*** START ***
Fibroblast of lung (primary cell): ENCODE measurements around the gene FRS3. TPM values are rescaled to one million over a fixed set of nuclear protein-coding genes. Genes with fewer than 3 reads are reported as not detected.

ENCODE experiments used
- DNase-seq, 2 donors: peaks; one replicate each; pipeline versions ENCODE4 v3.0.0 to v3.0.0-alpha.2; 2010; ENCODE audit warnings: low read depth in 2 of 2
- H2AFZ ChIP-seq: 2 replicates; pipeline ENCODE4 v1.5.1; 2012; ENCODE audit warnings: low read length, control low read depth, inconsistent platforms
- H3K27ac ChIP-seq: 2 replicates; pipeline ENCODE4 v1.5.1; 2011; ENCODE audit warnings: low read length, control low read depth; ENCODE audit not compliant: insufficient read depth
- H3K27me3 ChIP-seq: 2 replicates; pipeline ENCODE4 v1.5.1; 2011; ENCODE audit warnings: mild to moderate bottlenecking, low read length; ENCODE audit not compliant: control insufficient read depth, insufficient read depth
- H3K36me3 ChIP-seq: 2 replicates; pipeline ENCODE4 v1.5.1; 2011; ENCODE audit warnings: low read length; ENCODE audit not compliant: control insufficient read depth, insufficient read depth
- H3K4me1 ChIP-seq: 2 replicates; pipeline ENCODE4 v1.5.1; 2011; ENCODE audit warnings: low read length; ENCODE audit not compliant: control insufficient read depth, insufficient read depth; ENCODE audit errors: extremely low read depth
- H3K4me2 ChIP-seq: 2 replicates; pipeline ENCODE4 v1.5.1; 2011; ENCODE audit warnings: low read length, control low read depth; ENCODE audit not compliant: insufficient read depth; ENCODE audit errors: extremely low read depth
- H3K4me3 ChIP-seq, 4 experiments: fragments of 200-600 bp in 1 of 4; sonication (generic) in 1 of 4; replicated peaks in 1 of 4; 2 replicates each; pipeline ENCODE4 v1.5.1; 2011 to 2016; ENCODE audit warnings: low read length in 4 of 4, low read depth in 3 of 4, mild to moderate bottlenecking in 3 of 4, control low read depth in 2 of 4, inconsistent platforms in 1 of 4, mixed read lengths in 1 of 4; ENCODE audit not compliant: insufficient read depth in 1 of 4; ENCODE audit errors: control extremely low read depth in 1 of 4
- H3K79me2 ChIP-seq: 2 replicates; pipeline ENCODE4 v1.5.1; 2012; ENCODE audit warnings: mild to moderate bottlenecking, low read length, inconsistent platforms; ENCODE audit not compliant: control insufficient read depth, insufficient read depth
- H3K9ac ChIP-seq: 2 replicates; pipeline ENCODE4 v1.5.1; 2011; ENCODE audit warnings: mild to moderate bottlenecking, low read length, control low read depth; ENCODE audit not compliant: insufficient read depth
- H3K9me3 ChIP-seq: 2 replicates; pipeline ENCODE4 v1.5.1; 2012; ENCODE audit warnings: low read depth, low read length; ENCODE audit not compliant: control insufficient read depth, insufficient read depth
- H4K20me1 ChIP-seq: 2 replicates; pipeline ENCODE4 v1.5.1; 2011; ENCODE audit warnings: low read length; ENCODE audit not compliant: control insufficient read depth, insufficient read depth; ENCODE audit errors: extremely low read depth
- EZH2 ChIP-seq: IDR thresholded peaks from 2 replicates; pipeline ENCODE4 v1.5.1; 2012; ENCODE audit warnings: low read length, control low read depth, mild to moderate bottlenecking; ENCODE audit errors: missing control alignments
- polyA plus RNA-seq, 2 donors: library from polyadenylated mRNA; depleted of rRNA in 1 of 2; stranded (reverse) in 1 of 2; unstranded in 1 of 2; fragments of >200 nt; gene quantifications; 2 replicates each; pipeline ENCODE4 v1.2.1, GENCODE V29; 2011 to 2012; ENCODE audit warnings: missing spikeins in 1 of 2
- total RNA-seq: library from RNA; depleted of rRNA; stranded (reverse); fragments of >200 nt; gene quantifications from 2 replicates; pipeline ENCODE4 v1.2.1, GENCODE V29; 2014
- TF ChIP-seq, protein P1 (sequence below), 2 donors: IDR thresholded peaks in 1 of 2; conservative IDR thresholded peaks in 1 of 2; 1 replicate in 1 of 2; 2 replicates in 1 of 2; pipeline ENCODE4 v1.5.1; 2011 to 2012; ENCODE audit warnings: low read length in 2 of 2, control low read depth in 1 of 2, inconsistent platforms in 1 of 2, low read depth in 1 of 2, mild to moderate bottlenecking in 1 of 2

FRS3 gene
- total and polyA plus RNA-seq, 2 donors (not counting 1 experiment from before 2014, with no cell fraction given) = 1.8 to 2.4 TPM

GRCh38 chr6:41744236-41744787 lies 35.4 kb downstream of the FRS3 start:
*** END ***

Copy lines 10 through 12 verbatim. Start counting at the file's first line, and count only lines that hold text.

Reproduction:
- H3K4me3 ChIP-seq, 4 experiments: fragments of 200-600 bp in 1 of 4; sonication (generic) in 1 of 4; replicated peaks in 1 of 4; 2 replicates each; pipeline ENCODE4 v1.5.1; 2011 to 2016; ENCODE audit warnings: low read length in 4 of 4, low read depth in 3 of 4, mild to moderate bottlenecking in 3 of 4, control low read depth in 2 of 4, inconsistent platforms in 1 of 4, mixed read lengths in 1 of 4; ENCODE audit not compliant: insufficient read depth in 1 of 4; ENCODE audit errors: control extremely low read depth in 1 of 4
- H3K79me2 ChIP-seq: 2 replicates; pipeline ENCODE4 v1.5.1; 2012; ENCODE audit warnings: mild to moderate bottlenecking, low read length, inconsistent platforms; ENCODE audit not compliant: control insufficient read depth, insufficient read depth
- H3K9ac ChIP-seq: 2 replicates; pipeline ENCODE4 v1.5.1; 2011; ENCODE audit warnings: mild to moderate bottlenecking, low read length, control low read depth; ENCODE audit not compliant: insufficient read depth